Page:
Dispute over exports is said to result in
 North Korea executions

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SEOUL, South Korea — The execution of the uncle of North Korea’s leader, Kim Jong Un, had its roots in a firefight along the country’s southwestern coast in September over who would profit from North Korea’s most lucrative exports — clams, crabs and coal — according to accounts being pieced together by South Korean and U.S. officials.

North Korean military forces were deployed to retake control of one of the sources of those exports, the seafood farms that Jang Song Thaek, the uncle of the country’s untested, 30-year-old leader, had seized from the military. In the battle for control of the farms, the emaciated, poorly trained North Korean forces “were beaten — very badly — by Uncle Jang’s loyalists,” according to one official.

The rout of his forces appears to have been the final straw for Mr. Kim, who saw his 67-year-old uncle as a threat to his authority over the military and, just as important, to his own family’s dwindling sources of revenue. Eventually, at Mr. Kim’s order, the North Korean military came back with a larger force and prevailed. Soon, Jang’s two top lieutenants were executed.

The two men died in front of a firing squad. But instead of rifles, the squad used anti-aircraft machine guns, a form of execution that according to the Chosun Ilbo, one of South Korea’s largest newspapers, was similar to one used against some North Korean artists in August. Days later, Jang himself was publicly denounced, tried and executed, by more traditional means.

Given the opaqueness of North Korea’s inner circle, many details of the struggle between Mr. Kim and his uncle remain murky. But what is known suggests that while Mr. Kim has consolidated control and eliminated a potential rival, it has been at a huge cost: The open warfare between the two factions has revealed huge fracture inside the country’s elite over who pockets the foreign currency — mostly Chinese yuan — the country earns from the few non-nuclear exports its trading partners desire.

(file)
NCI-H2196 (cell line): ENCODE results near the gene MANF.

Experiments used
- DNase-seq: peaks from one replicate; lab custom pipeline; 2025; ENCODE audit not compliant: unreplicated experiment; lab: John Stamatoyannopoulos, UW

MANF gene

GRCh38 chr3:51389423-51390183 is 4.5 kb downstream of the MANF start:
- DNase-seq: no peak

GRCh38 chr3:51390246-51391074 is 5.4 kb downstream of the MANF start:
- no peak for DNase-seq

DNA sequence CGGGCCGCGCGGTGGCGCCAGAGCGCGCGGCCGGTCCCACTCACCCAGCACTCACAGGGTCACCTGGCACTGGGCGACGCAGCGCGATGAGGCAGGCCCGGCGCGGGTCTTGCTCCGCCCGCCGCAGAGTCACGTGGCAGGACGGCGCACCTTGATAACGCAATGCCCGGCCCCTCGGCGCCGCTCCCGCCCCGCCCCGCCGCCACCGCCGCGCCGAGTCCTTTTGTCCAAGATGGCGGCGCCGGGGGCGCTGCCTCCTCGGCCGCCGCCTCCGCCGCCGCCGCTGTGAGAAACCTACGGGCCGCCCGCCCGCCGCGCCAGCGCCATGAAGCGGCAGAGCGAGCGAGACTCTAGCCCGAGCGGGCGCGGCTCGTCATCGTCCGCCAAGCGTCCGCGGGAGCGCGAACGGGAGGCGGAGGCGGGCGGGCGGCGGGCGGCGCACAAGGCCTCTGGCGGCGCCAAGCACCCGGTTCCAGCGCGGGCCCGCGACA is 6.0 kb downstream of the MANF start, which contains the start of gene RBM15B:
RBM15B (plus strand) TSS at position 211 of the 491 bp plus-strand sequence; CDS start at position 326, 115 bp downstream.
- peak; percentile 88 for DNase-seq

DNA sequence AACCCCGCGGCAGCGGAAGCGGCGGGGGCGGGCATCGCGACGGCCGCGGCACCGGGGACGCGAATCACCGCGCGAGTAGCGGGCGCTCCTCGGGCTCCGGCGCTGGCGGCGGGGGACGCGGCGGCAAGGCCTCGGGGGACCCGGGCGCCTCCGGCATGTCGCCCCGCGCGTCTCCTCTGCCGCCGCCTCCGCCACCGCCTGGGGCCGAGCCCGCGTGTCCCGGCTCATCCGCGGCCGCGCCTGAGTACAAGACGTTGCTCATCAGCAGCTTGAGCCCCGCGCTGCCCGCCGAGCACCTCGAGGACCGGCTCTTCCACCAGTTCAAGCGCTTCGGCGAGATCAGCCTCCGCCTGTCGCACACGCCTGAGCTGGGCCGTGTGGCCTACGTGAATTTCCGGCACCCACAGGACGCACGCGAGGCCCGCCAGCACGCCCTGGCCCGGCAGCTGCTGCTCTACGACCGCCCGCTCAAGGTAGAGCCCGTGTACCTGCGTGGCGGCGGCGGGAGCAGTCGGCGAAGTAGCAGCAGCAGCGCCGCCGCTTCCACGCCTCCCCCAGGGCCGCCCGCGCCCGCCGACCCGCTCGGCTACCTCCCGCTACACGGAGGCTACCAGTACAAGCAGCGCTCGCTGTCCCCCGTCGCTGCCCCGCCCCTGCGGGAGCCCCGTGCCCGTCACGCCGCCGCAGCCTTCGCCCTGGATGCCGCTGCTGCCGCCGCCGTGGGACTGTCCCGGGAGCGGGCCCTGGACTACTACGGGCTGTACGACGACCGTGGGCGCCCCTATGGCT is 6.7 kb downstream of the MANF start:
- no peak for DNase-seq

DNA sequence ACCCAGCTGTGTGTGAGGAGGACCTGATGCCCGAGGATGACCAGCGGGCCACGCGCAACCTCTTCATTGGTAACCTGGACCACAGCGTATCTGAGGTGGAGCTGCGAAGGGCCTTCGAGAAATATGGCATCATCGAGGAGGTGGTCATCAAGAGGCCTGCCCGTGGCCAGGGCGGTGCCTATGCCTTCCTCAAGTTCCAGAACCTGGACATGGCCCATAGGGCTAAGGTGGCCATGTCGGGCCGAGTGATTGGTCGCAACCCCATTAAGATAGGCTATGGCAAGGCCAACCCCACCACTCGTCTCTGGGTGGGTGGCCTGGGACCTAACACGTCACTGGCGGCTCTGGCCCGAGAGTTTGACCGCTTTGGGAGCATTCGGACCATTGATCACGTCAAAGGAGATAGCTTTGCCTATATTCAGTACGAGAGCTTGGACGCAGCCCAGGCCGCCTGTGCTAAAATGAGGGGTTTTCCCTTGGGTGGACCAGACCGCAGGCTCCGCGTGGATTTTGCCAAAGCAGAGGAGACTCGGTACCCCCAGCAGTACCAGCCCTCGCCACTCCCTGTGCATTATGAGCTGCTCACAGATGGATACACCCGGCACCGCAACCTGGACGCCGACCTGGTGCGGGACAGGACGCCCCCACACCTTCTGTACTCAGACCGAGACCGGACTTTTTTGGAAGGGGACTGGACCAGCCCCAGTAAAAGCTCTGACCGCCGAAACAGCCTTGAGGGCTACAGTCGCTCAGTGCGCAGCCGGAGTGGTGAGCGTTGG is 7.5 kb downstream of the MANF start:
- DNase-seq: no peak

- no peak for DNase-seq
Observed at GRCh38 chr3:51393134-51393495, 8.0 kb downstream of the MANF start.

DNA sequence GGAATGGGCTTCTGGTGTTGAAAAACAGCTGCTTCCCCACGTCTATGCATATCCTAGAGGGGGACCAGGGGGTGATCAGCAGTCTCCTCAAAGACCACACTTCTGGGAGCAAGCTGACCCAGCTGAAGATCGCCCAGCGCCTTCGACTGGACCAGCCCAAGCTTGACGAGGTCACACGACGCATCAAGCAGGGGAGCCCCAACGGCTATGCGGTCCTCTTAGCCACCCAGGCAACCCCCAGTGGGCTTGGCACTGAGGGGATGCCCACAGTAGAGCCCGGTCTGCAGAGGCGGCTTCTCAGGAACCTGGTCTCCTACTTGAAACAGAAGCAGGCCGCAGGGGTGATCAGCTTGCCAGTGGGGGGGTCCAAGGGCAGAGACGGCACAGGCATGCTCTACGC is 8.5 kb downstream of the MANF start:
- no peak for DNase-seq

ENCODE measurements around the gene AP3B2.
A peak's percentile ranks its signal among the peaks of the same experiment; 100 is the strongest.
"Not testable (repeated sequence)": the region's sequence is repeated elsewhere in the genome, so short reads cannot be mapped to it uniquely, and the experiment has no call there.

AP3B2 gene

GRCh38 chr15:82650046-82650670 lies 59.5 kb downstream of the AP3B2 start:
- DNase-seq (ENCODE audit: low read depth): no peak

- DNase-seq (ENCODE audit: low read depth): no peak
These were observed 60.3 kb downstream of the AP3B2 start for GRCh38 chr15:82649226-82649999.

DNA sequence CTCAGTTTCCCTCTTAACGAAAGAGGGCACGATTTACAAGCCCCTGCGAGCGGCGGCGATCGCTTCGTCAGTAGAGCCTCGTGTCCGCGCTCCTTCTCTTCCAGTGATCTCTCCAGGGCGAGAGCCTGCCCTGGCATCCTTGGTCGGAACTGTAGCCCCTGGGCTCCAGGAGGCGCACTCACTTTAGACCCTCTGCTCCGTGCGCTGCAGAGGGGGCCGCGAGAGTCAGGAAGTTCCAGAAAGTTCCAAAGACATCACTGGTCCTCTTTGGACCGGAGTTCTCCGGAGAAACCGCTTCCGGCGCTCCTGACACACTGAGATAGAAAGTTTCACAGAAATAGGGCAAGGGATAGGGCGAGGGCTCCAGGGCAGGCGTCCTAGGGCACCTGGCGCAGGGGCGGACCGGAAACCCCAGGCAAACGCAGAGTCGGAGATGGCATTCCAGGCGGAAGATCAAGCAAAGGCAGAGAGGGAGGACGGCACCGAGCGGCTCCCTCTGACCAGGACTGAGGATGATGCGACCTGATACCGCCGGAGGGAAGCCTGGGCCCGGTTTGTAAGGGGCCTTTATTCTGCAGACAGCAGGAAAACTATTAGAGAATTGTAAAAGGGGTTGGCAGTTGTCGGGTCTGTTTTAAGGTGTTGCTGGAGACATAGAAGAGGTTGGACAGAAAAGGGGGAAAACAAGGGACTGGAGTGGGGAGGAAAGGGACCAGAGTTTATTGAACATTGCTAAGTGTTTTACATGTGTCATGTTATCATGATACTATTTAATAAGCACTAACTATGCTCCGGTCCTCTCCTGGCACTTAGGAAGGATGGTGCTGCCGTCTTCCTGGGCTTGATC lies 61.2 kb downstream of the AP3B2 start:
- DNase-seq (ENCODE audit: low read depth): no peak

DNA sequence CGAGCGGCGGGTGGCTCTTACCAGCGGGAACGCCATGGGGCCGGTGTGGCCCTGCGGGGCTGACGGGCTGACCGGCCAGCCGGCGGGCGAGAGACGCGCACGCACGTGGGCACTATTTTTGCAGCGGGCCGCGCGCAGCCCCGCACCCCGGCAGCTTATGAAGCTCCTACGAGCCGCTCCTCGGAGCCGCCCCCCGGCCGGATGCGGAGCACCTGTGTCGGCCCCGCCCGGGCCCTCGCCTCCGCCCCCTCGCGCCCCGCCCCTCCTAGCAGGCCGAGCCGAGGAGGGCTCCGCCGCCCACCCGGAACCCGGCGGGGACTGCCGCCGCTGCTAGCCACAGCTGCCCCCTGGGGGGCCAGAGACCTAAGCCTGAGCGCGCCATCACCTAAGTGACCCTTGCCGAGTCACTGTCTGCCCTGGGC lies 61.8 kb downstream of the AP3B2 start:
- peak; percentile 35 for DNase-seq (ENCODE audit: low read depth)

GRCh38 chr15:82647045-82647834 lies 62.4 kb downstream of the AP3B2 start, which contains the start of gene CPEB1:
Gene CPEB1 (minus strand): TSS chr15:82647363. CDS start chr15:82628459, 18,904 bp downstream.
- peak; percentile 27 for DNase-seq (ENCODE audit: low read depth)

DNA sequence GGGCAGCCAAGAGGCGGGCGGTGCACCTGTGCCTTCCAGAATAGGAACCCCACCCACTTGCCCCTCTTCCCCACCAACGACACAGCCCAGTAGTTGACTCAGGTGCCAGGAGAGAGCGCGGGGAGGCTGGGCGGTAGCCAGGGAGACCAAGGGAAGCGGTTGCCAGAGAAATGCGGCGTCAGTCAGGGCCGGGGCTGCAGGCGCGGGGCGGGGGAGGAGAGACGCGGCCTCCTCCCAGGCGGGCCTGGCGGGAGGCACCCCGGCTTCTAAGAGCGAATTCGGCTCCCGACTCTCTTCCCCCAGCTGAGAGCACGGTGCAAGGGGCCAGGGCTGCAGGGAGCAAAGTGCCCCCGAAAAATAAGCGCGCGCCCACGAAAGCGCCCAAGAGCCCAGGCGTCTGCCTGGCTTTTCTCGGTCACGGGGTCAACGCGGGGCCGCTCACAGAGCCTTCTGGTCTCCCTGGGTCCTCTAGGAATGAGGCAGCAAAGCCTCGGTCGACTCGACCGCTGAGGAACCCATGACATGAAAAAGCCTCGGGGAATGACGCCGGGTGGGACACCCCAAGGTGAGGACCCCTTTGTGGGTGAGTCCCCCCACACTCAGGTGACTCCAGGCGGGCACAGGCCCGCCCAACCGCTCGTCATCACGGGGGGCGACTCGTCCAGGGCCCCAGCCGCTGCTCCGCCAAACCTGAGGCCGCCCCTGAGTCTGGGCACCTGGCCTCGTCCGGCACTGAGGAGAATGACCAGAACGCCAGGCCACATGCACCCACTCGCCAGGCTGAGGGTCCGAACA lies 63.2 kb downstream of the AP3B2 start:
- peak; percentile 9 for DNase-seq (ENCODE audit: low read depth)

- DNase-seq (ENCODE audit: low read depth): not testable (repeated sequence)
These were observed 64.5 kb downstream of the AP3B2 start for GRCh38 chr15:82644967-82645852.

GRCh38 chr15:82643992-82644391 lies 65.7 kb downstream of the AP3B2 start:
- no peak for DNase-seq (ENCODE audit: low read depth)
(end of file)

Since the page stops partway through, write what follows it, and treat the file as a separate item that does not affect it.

Only a few months ago, Jang was believed to be the second most powerful man in North Korea. In fact, U.S. intelligence agencies had reported to the White House and the State Department in late 2011 that he could well be running the country behind the scenes — and might edge out his inexperienced nephew for control. In part that was based on his deep relationship with top officials in China, as well as his extensive business connections there.

His highly unusual public humiliation and execution Dec. 12 set off widespread speculation about the possibility of a power struggle within the secretive regime. But a more complex, nuanced story has emerged in recent days.

During a closed-door meeting Monday of the South Korean National Assembly’s intelligence committee, Nam Jae-joon, director of the National Intelligence Service, disputed Pyongyang’s assertion that Jang had tried to usurp his nephew’s power. Rather, he said, Jang and his associates had provoked the enmity of rivals within the North’s elite by dominating lucrative business deals, starting with the coal badly needed by China, the North’s main trading partner.

For years, profits from fish farming operations, along with output from munitions factories and trading firms, went to the North Korean military, helping it feed its troops and enabling top officers to send cash gifts to the Kim family. South Korea was a major market for the North’s mushrooms, clams, crabs, abalones and sea cucumbers until the South cut off trade with the North after the 2010 sinking of a South Korean navy ship, forcing the North’s military to rely on the Chinese market.

But when Mr. Kim succeeded his late father two years ago, he took away some military fishing and trading rights and handed them to his Cabinet. Jang was believed to have been a leading proponent of curtailing the military’s economic power.

Jang appears to have consolidated many of those trading rights under his own control — meaning profits from the coal, crabs and clams went into his accounts, or those of state institutions under his control.

But this fall, long-brewing tensions that arrangement created broke into the open. Radio Free Asia, in a report last week that cited anonymous North Korean officials, reported that Kim Jong Un saw North Korean soldiers malnourished during his recent visits to islands near the disputed western sea border with the South. They say he ordered Jang to hand back to the military a nearby seafood farm operation.

According to accounts assembled by South Korean and U.S. officials, Jang resisted.


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